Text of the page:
The U.S. has been ranked as the world's most competitive economy for the first time in a decade.
In its yearly report, the World Economic Forum gave the U.S. an economy competitiveness score of 85.6 out of 100, placing it in the number one spot. Singapore, Germany, Switzerland and Japan followed.
Here's why the ranking matters: according to the WEF, economic competitiveness doesn't just mean higher incomes. It's also linked to better socioeconomic outcomes, like life satisfaction.
But how exactly is an economy's competitiveness measured?
The WEF used a new approach in this year's report. Using multiple economic drivers, it analyzed how close a country is to the "ideal" competitive state.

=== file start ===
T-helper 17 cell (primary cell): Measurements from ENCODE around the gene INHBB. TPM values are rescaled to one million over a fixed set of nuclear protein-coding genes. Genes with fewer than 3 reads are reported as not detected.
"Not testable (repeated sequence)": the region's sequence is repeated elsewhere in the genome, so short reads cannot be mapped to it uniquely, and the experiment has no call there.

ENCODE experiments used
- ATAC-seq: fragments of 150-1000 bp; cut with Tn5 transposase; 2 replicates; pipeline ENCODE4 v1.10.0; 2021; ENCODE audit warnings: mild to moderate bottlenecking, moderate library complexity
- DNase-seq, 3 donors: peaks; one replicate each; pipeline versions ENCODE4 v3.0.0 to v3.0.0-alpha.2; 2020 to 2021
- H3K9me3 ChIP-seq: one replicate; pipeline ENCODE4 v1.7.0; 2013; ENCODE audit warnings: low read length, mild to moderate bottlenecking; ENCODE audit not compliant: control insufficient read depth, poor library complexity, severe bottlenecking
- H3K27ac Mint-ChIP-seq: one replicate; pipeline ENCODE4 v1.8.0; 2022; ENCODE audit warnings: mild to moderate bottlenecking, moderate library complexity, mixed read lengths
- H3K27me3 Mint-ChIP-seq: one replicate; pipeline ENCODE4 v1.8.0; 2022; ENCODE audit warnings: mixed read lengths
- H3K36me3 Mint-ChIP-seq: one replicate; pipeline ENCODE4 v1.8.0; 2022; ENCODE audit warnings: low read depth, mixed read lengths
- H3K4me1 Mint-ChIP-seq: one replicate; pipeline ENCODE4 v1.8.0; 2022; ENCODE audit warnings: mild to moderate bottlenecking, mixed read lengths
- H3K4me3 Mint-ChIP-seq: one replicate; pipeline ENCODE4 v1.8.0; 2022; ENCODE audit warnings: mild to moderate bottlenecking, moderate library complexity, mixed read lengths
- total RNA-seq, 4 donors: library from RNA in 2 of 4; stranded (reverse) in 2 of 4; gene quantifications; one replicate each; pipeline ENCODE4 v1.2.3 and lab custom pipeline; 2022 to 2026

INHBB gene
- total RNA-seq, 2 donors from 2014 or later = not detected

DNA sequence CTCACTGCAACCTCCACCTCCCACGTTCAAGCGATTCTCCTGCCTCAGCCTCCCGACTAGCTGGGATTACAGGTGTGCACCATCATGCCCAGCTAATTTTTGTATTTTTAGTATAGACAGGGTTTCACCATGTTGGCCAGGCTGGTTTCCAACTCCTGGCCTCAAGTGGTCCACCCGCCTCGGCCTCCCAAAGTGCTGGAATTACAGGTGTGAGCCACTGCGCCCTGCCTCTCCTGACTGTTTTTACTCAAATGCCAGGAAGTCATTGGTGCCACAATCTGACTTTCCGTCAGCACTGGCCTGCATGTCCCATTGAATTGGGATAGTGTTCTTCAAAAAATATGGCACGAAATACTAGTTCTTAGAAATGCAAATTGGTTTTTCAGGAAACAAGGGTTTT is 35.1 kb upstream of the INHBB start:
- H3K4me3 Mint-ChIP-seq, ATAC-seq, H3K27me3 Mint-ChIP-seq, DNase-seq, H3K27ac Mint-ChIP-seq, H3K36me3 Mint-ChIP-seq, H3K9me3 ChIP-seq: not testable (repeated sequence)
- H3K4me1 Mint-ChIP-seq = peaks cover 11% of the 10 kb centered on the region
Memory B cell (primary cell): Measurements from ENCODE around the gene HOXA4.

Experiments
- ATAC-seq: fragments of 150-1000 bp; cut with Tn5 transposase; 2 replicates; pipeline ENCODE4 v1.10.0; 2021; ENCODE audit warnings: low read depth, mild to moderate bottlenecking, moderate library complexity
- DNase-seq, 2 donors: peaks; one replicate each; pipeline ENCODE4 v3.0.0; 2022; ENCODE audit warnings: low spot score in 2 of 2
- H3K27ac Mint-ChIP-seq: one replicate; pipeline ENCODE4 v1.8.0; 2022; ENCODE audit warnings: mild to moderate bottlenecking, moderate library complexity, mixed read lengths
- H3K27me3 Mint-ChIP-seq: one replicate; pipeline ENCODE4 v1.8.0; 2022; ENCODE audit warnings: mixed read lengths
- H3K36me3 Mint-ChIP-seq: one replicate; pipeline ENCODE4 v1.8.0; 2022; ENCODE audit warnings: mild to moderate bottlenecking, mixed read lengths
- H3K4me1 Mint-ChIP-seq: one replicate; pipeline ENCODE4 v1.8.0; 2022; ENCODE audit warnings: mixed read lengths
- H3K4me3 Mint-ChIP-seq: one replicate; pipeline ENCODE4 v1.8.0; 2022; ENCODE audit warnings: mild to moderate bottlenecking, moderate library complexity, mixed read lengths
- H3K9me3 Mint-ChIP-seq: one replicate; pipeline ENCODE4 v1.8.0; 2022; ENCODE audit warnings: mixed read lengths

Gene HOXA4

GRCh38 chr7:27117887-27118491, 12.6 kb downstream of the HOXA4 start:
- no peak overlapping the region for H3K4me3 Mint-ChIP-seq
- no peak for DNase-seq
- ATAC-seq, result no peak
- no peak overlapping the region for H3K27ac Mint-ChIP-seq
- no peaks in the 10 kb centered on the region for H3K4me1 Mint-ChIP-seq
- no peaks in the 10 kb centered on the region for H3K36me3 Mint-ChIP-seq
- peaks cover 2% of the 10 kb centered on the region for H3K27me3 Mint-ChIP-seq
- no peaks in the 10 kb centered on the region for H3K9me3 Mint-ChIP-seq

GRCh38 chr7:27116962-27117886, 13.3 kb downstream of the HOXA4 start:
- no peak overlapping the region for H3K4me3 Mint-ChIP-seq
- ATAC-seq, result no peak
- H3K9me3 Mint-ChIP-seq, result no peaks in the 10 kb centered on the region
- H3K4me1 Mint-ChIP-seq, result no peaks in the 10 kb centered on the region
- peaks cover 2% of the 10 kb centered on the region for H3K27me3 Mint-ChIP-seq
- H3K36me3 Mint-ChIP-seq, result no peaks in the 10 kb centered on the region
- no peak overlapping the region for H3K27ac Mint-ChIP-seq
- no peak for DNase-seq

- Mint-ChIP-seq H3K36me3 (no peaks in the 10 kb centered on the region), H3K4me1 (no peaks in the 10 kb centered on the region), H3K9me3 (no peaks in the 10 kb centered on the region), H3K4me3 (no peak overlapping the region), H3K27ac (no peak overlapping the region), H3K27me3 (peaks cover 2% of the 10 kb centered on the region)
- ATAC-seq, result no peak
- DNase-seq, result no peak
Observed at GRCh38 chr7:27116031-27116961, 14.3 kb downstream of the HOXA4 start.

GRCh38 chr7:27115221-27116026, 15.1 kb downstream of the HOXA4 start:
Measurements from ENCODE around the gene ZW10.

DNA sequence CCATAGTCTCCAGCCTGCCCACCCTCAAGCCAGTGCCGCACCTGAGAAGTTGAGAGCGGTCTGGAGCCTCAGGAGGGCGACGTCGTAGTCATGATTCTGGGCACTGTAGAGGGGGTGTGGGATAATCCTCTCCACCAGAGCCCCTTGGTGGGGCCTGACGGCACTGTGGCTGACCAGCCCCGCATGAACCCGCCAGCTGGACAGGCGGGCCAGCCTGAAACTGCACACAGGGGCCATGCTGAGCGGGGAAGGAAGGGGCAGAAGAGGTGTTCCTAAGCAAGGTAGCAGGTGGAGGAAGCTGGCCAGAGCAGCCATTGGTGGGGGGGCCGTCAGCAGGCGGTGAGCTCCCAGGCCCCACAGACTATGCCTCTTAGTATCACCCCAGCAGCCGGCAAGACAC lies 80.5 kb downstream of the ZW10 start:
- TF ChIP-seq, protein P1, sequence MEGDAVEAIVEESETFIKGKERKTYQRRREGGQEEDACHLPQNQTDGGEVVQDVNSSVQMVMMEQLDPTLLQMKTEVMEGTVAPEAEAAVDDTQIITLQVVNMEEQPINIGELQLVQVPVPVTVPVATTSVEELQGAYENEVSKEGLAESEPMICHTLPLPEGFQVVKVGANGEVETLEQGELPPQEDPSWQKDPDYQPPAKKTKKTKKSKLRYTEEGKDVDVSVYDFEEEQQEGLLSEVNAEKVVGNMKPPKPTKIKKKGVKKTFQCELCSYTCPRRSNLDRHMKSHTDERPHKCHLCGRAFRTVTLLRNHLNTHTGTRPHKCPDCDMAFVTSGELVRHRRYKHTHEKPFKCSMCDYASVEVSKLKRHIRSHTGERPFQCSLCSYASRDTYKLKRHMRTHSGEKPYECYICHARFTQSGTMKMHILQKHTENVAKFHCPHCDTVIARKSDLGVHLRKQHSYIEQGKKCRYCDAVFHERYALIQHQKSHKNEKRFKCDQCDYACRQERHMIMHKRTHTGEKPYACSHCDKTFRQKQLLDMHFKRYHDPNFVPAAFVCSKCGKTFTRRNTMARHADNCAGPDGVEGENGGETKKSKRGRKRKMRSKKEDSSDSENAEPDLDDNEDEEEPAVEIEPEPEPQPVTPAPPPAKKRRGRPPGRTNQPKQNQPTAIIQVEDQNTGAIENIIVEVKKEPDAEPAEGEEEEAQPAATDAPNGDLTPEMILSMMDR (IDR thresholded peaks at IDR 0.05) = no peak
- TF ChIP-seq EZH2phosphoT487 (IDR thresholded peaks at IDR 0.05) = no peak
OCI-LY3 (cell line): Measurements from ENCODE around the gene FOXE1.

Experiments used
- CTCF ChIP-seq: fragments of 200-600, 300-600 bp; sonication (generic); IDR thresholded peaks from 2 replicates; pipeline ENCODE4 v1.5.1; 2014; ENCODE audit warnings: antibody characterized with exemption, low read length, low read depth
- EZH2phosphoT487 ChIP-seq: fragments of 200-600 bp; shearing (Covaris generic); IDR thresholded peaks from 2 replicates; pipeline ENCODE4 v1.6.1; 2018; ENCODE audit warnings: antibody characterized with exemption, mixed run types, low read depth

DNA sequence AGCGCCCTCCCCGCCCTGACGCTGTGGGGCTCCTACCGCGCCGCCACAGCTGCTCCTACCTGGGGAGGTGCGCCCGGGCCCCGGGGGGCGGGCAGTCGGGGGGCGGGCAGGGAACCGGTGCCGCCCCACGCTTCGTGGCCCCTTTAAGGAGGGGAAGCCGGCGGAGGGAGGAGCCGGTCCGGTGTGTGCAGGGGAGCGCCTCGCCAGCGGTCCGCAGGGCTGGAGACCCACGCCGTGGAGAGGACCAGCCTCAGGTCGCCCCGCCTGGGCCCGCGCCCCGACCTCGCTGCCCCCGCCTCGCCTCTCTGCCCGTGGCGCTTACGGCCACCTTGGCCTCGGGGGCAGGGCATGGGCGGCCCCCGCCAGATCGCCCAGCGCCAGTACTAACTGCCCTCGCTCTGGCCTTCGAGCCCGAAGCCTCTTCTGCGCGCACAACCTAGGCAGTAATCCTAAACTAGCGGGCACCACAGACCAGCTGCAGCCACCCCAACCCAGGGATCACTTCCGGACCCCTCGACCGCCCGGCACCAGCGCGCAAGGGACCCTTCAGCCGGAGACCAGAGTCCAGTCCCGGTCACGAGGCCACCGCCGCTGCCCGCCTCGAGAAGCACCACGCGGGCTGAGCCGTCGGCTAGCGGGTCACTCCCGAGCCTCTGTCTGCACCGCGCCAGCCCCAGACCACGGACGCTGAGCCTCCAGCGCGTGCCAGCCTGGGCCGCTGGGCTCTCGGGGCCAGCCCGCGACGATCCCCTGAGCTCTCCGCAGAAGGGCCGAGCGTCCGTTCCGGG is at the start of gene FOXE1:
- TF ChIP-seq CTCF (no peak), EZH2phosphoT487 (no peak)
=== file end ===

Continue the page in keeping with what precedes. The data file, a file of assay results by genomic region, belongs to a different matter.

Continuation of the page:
It found some of the U.S.' strengths lie in its labor market, financial system and entrepreneurial culture.
But the U.S. didn't match up with its peers when it comes to areas like health, with a life expectancy expectancy of close to 68 years.
Forum experts say as technology continues to advance, there's room for improvement for all countries.